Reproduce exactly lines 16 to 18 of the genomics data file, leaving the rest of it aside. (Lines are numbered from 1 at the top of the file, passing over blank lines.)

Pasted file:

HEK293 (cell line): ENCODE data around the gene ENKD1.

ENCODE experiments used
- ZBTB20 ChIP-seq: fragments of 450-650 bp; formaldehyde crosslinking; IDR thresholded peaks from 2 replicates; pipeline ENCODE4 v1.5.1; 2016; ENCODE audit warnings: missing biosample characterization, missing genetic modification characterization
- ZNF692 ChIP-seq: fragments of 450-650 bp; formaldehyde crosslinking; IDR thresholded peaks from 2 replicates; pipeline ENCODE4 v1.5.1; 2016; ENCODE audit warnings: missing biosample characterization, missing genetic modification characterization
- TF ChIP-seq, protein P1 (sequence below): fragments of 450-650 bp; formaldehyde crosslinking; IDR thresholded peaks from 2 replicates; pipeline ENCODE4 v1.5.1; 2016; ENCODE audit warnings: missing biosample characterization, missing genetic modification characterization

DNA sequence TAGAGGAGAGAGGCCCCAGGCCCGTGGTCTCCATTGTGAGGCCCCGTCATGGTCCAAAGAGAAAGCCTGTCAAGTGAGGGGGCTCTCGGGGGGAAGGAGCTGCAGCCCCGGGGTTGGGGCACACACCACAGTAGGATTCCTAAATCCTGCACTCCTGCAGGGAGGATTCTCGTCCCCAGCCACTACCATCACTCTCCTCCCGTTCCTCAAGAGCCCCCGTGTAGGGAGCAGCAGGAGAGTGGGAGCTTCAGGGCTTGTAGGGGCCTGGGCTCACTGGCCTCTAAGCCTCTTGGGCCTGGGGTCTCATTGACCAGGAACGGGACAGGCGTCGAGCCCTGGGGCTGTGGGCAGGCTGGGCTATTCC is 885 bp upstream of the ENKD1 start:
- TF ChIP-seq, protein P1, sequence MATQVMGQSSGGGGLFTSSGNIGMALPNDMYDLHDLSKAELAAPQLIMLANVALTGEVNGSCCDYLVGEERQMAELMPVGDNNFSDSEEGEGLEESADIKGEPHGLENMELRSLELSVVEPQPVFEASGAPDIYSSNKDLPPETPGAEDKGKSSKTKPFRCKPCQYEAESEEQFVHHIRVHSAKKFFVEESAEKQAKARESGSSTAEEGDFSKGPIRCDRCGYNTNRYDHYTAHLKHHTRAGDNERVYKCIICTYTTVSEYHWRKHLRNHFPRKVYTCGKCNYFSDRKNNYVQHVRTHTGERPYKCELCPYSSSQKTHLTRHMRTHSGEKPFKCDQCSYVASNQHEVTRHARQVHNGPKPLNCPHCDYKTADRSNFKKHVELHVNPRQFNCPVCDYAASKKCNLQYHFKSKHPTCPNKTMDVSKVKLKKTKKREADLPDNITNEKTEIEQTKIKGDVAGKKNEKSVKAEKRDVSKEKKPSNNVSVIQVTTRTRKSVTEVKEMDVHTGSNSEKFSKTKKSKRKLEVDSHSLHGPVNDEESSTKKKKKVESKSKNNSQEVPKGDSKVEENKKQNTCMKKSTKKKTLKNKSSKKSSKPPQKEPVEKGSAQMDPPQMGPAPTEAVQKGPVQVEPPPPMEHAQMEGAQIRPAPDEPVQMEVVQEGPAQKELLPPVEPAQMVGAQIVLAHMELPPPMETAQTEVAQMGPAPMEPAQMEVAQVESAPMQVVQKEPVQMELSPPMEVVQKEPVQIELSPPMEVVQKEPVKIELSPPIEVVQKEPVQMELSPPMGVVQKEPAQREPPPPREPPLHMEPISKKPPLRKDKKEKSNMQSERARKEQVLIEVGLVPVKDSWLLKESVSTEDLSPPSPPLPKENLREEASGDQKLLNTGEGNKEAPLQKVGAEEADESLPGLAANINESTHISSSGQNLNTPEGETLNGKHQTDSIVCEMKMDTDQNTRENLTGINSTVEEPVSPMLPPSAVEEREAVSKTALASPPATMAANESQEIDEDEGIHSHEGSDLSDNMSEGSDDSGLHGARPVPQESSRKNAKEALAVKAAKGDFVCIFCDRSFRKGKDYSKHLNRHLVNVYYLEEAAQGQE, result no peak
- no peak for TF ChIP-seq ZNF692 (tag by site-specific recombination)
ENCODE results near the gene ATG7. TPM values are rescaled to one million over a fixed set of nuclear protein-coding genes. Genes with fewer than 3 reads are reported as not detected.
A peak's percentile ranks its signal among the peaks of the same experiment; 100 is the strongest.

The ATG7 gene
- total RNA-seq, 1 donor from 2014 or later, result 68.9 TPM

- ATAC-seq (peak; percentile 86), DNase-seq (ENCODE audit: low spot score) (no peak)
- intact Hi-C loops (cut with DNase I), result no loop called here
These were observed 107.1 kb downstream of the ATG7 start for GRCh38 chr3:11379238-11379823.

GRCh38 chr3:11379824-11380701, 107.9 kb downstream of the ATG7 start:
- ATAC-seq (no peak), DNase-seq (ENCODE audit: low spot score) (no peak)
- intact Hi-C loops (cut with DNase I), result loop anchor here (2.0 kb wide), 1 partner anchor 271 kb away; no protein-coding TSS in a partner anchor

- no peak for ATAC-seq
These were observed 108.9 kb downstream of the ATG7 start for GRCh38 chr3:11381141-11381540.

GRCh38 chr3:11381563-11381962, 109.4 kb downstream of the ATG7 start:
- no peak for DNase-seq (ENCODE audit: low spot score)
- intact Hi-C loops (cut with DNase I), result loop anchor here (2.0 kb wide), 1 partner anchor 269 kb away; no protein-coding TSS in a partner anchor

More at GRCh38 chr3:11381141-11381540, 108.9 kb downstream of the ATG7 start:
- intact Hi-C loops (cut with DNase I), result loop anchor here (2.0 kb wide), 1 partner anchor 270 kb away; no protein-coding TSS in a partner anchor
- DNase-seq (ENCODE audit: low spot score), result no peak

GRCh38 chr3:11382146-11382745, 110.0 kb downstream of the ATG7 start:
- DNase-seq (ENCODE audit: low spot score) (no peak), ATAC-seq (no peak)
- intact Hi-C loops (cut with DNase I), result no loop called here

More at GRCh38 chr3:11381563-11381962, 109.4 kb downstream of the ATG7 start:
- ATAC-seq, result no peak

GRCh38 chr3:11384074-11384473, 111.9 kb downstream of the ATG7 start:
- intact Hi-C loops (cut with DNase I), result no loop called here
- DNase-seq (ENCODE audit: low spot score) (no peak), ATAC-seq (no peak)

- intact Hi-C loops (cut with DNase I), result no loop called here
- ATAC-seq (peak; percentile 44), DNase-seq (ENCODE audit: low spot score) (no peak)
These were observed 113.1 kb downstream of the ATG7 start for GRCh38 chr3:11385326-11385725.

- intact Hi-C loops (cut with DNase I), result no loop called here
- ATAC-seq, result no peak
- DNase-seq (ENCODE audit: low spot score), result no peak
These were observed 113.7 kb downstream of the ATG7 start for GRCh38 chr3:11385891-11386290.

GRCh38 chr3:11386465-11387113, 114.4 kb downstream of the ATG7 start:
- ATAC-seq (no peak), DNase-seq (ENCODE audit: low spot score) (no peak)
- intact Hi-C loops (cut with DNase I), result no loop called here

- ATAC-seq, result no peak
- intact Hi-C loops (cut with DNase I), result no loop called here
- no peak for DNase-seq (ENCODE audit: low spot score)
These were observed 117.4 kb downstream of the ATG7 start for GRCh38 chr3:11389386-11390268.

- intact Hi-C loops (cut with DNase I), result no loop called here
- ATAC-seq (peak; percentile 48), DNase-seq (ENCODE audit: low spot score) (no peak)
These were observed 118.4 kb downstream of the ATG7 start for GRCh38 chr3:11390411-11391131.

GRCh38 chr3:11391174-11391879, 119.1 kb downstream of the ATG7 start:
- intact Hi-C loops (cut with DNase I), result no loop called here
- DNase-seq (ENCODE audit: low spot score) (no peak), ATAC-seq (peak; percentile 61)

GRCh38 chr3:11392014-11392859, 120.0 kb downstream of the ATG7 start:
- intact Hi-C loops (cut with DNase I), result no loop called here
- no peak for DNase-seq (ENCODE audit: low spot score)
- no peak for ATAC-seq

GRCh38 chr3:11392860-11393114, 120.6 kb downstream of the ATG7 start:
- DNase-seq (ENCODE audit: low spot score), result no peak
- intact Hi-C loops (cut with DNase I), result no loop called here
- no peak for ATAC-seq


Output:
GRCh38 chr3:11379824-11380701, 107.9 kb downstream of the ATG7 start:
- ATAC-seq (no peak), DNase-seq (ENCODE audit: low spot score) (no peak)
- intact Hi-C loops (cut with DNase I), result loop anchor here (2.0 kb wide), 1 partner anchor 271 kb away; no protein-coding TSS in a partner anchor